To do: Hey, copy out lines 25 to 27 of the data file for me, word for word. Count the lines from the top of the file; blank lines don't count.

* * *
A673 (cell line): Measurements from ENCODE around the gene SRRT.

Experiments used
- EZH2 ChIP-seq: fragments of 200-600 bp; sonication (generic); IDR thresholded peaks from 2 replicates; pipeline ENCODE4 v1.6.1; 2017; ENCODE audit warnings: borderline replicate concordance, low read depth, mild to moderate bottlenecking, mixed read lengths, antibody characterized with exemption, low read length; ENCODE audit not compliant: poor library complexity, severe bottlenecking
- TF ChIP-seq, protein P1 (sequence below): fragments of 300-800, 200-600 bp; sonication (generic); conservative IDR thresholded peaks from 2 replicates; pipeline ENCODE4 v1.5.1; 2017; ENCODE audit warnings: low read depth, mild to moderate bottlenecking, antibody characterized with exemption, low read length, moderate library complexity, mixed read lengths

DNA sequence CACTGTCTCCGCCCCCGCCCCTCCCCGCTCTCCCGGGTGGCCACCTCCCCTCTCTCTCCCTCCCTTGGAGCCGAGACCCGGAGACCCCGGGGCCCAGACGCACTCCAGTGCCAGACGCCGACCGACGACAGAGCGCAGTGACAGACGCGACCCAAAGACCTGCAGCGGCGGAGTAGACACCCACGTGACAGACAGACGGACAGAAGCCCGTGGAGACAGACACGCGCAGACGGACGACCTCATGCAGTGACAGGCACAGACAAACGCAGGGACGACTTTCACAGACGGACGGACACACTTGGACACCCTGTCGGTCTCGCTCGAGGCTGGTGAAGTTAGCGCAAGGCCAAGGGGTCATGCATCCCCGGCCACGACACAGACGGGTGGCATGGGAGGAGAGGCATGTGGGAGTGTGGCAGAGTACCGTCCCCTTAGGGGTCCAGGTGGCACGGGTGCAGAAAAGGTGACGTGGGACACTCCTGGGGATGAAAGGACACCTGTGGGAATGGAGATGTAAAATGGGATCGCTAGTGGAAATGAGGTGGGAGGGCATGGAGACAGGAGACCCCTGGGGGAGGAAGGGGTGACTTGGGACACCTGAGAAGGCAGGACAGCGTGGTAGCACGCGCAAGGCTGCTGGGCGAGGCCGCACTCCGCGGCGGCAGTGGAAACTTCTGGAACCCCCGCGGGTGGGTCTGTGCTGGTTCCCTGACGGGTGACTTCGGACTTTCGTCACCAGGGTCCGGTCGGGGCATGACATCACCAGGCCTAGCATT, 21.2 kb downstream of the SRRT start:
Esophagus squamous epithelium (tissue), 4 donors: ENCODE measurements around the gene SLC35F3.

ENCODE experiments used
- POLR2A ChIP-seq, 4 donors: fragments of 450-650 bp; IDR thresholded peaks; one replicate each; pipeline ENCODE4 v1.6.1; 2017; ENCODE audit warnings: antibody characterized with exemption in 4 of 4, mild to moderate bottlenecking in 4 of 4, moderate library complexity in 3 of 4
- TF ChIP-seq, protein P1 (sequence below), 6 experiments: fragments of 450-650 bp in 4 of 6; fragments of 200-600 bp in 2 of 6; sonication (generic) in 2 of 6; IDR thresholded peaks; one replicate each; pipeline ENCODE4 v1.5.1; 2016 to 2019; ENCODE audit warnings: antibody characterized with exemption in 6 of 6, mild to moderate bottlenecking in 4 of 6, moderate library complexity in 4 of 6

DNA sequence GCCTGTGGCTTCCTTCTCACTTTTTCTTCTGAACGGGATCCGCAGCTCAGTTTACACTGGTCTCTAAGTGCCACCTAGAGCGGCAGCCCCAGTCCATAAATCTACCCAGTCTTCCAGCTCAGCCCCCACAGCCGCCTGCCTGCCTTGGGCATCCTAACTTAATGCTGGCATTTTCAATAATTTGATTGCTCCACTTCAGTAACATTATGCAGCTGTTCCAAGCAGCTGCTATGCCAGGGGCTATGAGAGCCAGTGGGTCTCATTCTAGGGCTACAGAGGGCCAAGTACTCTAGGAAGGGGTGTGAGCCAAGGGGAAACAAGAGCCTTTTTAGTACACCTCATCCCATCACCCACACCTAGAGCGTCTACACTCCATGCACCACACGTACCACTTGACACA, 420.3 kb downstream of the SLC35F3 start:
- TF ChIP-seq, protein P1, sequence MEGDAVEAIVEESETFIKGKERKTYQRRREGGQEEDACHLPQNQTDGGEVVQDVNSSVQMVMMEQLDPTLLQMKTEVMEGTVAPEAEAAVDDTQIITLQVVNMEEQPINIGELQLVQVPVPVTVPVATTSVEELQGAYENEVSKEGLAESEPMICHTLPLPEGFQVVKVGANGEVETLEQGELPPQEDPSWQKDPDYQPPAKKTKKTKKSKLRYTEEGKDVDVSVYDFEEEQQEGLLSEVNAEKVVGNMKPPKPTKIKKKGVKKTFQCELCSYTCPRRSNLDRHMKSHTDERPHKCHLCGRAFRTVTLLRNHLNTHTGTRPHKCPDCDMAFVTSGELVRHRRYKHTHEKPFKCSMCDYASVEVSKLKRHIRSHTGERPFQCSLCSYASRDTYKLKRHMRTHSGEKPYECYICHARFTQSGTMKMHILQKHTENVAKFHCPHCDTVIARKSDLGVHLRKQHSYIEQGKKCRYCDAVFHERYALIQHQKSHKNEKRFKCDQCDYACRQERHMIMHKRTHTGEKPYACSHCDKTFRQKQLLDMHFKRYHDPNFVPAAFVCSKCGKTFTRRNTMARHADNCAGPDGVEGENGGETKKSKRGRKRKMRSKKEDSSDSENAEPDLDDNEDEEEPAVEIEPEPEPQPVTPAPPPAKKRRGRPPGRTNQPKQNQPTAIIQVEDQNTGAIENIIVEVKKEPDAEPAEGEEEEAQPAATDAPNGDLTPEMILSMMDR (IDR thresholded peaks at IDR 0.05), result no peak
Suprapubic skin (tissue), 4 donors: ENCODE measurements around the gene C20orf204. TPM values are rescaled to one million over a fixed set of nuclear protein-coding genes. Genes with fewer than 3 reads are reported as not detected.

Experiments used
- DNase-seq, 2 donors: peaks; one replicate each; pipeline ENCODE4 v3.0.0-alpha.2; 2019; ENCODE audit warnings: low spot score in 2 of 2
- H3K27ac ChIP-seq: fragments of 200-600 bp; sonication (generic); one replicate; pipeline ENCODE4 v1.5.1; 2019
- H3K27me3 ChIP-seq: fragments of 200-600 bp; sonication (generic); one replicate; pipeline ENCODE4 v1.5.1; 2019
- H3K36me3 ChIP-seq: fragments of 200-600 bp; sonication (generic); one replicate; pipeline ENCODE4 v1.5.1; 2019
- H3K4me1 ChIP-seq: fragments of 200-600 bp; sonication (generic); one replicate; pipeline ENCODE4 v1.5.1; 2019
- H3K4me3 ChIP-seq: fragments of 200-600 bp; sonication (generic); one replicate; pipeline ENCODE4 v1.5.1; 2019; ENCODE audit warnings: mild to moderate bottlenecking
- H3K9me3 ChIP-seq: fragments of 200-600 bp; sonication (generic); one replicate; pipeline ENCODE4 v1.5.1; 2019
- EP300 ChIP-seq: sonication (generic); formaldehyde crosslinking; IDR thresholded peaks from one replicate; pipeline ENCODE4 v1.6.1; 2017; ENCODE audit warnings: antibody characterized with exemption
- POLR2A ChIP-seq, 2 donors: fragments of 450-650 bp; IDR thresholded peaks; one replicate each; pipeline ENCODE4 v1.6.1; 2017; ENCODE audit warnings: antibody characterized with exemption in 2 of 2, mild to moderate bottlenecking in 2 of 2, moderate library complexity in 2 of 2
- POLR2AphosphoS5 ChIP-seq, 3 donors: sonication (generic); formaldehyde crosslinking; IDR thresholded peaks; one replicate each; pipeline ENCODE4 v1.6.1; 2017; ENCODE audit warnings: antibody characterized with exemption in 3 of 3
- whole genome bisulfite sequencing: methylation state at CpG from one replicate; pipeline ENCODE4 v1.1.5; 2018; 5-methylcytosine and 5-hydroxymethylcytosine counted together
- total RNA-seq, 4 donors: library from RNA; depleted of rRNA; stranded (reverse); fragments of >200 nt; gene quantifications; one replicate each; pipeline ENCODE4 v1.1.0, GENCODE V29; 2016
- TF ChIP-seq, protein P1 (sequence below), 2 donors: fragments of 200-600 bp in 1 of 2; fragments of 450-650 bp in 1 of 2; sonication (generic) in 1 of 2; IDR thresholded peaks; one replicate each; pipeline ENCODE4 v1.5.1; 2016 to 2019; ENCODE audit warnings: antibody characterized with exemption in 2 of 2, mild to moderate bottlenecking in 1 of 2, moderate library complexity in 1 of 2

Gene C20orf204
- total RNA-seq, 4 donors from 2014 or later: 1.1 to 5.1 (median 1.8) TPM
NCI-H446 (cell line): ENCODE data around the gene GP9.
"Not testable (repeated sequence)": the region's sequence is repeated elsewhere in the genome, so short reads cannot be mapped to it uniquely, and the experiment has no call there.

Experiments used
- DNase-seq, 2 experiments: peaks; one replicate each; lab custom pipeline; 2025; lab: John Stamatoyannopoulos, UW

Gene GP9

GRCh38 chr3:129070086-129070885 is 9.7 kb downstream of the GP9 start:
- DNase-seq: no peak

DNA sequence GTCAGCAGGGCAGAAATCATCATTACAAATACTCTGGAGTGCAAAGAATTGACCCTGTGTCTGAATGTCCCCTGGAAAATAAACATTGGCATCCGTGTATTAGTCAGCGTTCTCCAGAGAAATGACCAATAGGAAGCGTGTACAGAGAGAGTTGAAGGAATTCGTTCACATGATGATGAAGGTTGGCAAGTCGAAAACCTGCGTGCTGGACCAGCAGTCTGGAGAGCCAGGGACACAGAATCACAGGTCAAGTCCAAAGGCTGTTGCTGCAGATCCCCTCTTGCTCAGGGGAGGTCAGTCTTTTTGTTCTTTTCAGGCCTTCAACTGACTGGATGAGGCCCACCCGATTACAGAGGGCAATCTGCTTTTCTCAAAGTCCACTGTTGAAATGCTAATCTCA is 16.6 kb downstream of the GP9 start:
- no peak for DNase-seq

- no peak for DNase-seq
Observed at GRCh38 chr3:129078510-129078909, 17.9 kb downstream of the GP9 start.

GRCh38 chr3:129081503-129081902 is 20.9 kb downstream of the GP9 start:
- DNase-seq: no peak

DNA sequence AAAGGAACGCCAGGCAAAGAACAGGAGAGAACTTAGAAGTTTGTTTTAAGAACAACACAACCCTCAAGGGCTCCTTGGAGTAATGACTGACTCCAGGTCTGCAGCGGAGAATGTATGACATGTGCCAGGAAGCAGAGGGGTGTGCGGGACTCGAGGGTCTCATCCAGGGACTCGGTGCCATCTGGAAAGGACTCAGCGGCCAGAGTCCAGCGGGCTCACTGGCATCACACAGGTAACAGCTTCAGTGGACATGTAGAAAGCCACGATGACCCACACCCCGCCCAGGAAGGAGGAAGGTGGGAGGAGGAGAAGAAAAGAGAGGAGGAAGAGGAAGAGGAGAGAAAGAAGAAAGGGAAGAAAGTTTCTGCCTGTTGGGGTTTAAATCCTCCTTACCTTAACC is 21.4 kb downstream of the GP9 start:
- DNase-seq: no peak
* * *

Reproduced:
- total RNA-seq, 4 donors: library from RNA; depleted of rRNA; stranded (reverse); fragments of >200 nt; gene quantifications; one replicate each; pipeline ENCODE4 v1.1.0, GENCODE V29; 2016
- TF ChIP-seq, protein P1 (sequence below), 2 donors: fragments of 200-600 bp in 1 of 2; fragments of 450-650 bp in 1 of 2; sonication (generic) in 1 of 2; IDR thresholded peaks; one replicate each; pipeline ENCODE4 v1.5.1; 2016 to 2019; ENCODE audit warnings: antibody characterized with exemption in 2 of 2, mild to moderate bottlenecking in 1 of 2, moderate library complexity in 1 of 2

Gene C20orf204